It’s not just Gilgeous-Alexander’s physical tools that make him one of the most interesting defensive prospects among guards in this draft class. He’s also disruptive off the ball, using his reach to get into passing lanes for steals and deflections, and engaged on the ball, moving his feet well and frustrating opponents with active hands. According to Sports Reference, no qualifying Kentucky guard during Calipari’s time in charge of the Wildcats has recorded a higher steal percentage than Gilgeous-Alexander’s 3.5 through 19 games this season.
In this first-half sequence (below) of Kentucky’s Dec. 29 win over Louisville, Gilgeous-Alexander rises up to tip a pass intended for Cardinals leading scorer Deng Adel, spins around and then gets down in his stance while approaching Adel beyond the three-point line. Gilgeous-Alexander does well to stay in front of the 6’7’’, 200-pound junior as he busts out a crossover and spin move before settling for an awkward, one-handed push shot near the end of the shot clock.
Gilgeous-Alexander has been Kentucky’s point guard for a good chunk of this season, but he may be better suited as an auxiliary ball handler at the next level. Though he looks comfortable facilitating out of pick and rolls, Gilgeous-Alexander isn’t a polished playmaker. He tends to get loose with the ball and has turned it over on 23.2% of his possessions in 2017-18. Against Tennessee here, Gilgeous-Alexander uses a pick to jet into the lane with a long runway, only to try an ill-advised dump off pass precipitating a fast break the other way.
One element of Gilgeous-Alexander’s game that’s difficult to evaluate at this point, but should continue to be monitored, is his shooting. Gilgeous-Alexander’s stroke is mechanical and a bit slow, but he’s canned 47.8% of his tries from beyond the arc this season, albeit over a really small sample (11-of-23). It’s worth noting that his work at the free-throw line, a strong indicator of three-point shooting at the next level, is encouraging: Gilgeous-Alexander has connected on 57 of his 70 attempts at Kentucky, good for a 81.4% clip.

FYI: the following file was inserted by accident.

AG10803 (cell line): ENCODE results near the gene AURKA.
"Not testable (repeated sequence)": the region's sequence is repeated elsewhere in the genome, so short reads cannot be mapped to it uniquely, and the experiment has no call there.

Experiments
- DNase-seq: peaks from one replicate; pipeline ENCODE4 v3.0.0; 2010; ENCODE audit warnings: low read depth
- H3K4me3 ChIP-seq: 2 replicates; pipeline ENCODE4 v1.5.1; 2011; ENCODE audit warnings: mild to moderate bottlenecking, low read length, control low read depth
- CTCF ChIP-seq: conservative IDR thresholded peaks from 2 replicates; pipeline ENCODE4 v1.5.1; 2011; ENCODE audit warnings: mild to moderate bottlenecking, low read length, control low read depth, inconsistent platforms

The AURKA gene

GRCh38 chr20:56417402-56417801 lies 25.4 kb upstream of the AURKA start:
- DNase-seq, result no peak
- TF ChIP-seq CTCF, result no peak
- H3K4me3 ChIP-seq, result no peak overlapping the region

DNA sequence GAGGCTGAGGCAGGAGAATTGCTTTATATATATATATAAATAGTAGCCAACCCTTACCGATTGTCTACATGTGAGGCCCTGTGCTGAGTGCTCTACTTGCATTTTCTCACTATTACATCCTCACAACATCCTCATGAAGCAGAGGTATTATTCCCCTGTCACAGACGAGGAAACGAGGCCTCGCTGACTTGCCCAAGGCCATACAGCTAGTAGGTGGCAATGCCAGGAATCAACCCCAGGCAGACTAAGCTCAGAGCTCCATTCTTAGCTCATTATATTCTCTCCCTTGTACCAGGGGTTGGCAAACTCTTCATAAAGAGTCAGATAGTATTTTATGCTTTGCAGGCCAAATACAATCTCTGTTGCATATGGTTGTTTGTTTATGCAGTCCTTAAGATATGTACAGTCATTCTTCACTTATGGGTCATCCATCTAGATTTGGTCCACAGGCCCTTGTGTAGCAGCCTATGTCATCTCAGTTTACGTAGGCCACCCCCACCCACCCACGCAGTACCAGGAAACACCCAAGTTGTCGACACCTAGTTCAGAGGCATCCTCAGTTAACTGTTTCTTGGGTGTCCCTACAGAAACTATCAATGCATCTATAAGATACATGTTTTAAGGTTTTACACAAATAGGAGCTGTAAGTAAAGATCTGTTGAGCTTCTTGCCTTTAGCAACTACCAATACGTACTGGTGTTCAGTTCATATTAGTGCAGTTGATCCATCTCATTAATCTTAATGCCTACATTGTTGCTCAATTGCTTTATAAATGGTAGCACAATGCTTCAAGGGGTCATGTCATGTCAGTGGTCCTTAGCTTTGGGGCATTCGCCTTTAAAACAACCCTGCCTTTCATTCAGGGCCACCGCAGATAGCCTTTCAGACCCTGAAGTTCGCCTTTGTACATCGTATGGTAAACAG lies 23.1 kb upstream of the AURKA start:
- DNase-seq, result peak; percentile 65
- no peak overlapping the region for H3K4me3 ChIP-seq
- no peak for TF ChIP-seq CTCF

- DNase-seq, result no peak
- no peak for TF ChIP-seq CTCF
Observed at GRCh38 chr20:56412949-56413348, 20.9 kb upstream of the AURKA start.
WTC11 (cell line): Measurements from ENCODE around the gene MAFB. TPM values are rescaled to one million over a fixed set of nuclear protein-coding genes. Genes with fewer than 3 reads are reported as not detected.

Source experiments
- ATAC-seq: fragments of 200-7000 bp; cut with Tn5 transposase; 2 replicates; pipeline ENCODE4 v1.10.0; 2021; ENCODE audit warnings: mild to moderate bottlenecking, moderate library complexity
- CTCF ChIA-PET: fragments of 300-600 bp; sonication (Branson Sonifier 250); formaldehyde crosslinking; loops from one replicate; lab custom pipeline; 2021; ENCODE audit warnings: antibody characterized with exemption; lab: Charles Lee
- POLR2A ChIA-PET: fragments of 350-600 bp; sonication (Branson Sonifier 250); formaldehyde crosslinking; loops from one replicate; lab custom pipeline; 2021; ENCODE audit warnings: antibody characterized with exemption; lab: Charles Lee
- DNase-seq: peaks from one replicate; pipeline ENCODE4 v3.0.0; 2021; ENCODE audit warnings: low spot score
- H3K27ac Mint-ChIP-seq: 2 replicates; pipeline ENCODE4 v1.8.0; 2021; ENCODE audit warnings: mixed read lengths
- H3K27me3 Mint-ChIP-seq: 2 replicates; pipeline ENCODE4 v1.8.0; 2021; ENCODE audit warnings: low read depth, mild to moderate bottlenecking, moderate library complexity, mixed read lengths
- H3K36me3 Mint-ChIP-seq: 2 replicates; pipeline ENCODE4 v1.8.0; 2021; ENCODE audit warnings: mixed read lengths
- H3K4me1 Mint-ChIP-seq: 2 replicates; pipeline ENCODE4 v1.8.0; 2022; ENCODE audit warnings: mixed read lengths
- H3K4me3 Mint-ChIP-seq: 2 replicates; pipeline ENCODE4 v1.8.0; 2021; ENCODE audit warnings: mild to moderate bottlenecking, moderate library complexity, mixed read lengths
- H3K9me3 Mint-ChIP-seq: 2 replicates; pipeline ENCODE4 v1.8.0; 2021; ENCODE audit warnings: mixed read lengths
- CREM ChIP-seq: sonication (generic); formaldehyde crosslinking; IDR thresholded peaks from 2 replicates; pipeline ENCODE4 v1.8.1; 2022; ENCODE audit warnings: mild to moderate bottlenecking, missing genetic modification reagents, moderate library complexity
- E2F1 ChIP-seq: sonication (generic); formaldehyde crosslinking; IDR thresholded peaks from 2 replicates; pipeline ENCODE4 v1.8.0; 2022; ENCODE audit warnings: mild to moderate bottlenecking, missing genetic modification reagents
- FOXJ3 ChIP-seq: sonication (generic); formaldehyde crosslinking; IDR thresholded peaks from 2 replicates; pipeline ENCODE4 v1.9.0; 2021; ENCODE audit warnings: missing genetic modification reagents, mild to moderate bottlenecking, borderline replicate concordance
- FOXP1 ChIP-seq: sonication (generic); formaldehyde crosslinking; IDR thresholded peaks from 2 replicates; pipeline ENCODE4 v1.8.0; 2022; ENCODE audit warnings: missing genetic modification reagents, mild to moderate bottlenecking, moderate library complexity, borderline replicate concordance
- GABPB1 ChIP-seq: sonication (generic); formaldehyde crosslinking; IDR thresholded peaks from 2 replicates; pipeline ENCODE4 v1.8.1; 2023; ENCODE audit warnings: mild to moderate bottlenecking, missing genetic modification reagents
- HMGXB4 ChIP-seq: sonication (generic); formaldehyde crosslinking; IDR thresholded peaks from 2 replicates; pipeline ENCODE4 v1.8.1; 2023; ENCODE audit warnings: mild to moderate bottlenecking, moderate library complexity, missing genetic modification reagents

Gilgeous-Alexander has shined firing off the catch this season, as well. His average of 1.8 points per possession in those situations leads the SEC among players with at least 15 attempts, according to data from Synergy Sports Technology. He’s not nearly as adept rising and firing off the dribble, having scored only 22 points on 37 attempts, per Synergy. That could hurt Gilgeous-Alexander as a pick-and-roll operator. Teams won’t hesitate to duck under screens for him if he can’t pose a threat as an off-the-bounce launcher.
Whether or not the jumper eventually comes along, Gilgeous-Alexander’s length, perimeter skill set and defensive malleability make him a first-round candidate who could move into the back end of the lottery by the summer. Let’s be clear: Gilgeous-Alexander is a projectable rotation piece, but he’s a cut below the three most highly regarded backcourt prospects in this class—Real Madrid’s Luka Doncic, Oklahoma’s Trae Young and Alabama’s Collin Sexton—all of whom offer the promise of developing into franchise-changing stars.
As things stand now, Kentucky teammate Kevin Knox, a 6’9’’ freshman from Tampa, is generally regarded as a superior prospect than Gilgeous-Alexander. Knox checks in at No. 9 on the Big Board we released on Jan. 10, compared to No. 26 for Gilgeous-Alexander, and Gilgeous-Alexander does not appear in our latest one-round mock draft, whereas Knox is the No. 8 pick. But subpar three-point shooting (29.8% on 84 attempts so far this season) has dampened Knox’s appeal as a floor-spacing combo forward.
It’s possible Gilgeous-Alexander ultimately doesn’t overtake Knox, or even Diallo, a springy shooting guard who declared and subsequently withdrew from last year’s draft, on most teams’ boards. The fact that it’s even worth considering whether Gilgeous-Alexander could be the best prospect coming out of the nation’s best prospect factory in 2018, though, is remarkable given his relatively low profile a few months ago. NBA draft devotees did not need another reason to watch Kentucky this season. Gilgeous-Alexander has given them one.